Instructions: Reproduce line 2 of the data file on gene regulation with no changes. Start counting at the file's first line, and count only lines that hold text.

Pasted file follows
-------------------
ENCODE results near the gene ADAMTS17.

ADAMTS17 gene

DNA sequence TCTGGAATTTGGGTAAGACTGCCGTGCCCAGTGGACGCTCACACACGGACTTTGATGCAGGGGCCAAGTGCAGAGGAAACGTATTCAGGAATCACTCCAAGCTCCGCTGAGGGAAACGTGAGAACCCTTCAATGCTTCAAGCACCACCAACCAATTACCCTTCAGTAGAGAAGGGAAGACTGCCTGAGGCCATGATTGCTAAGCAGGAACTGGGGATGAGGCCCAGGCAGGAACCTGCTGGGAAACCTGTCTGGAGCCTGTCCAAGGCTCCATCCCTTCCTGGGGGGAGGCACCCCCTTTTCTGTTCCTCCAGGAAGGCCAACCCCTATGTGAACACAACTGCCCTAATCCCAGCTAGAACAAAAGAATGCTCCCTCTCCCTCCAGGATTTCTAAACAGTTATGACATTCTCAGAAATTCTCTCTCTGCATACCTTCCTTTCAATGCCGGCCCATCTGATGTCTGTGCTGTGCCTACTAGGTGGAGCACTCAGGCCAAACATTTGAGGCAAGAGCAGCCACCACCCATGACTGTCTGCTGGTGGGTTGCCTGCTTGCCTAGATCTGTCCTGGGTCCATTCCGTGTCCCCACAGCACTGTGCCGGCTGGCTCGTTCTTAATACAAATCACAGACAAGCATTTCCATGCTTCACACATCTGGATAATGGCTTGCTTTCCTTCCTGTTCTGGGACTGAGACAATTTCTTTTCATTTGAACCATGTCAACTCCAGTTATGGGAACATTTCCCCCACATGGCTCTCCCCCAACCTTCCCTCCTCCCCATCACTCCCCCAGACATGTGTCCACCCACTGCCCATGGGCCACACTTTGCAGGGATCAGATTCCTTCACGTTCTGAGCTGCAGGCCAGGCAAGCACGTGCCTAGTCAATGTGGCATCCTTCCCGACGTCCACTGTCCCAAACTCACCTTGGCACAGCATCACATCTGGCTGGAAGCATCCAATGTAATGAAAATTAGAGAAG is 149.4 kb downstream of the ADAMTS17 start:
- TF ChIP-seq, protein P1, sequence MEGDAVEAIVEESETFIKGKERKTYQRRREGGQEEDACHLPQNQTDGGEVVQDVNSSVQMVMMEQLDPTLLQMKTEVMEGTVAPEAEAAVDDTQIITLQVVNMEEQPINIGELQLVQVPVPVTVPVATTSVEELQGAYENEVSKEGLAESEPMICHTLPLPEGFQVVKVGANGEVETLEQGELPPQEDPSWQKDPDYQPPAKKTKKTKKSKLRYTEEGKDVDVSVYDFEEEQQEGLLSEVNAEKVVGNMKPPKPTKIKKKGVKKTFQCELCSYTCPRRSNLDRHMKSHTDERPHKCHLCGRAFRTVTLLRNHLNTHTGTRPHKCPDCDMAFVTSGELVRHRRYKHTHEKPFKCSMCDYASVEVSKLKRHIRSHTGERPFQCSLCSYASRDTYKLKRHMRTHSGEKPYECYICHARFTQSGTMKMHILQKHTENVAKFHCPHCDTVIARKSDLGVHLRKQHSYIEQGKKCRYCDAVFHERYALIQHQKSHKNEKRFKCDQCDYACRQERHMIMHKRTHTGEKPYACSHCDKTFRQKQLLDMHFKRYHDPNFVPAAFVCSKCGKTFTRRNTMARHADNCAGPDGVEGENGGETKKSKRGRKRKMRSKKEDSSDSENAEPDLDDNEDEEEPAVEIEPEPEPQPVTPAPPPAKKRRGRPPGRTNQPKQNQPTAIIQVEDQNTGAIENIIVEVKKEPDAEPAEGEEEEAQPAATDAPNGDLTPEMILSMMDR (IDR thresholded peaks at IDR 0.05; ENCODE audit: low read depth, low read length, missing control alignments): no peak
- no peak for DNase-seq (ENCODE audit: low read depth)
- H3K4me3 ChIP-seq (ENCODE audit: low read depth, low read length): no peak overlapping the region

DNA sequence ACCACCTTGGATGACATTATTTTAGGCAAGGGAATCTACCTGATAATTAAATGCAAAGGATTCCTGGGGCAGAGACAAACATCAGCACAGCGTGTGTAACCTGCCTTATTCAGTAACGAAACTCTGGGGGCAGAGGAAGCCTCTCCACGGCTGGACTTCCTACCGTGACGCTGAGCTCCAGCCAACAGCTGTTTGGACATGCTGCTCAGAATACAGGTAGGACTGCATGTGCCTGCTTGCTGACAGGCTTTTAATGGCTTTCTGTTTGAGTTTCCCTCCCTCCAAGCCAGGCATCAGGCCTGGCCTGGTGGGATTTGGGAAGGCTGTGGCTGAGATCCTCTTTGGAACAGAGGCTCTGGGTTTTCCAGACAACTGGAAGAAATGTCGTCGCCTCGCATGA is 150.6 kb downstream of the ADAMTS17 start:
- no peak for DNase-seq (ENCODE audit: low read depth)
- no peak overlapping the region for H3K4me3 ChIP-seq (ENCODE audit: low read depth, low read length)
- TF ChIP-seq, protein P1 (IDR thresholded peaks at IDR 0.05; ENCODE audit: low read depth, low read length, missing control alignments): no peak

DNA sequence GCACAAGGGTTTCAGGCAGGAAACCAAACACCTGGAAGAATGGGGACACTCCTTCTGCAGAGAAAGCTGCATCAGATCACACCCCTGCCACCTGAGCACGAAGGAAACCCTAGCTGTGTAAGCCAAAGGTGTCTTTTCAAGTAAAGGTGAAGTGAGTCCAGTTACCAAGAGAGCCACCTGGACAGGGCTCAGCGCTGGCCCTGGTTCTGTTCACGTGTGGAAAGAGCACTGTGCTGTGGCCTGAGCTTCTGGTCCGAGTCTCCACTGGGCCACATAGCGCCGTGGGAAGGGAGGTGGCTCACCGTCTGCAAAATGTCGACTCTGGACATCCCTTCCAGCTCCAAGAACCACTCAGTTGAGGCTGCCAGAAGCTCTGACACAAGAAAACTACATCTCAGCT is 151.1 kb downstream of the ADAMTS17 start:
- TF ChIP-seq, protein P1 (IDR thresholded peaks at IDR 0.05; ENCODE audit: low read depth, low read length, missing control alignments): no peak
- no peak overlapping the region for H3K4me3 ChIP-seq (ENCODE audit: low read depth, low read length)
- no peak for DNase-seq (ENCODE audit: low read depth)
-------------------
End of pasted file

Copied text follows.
ADAMTS17 gene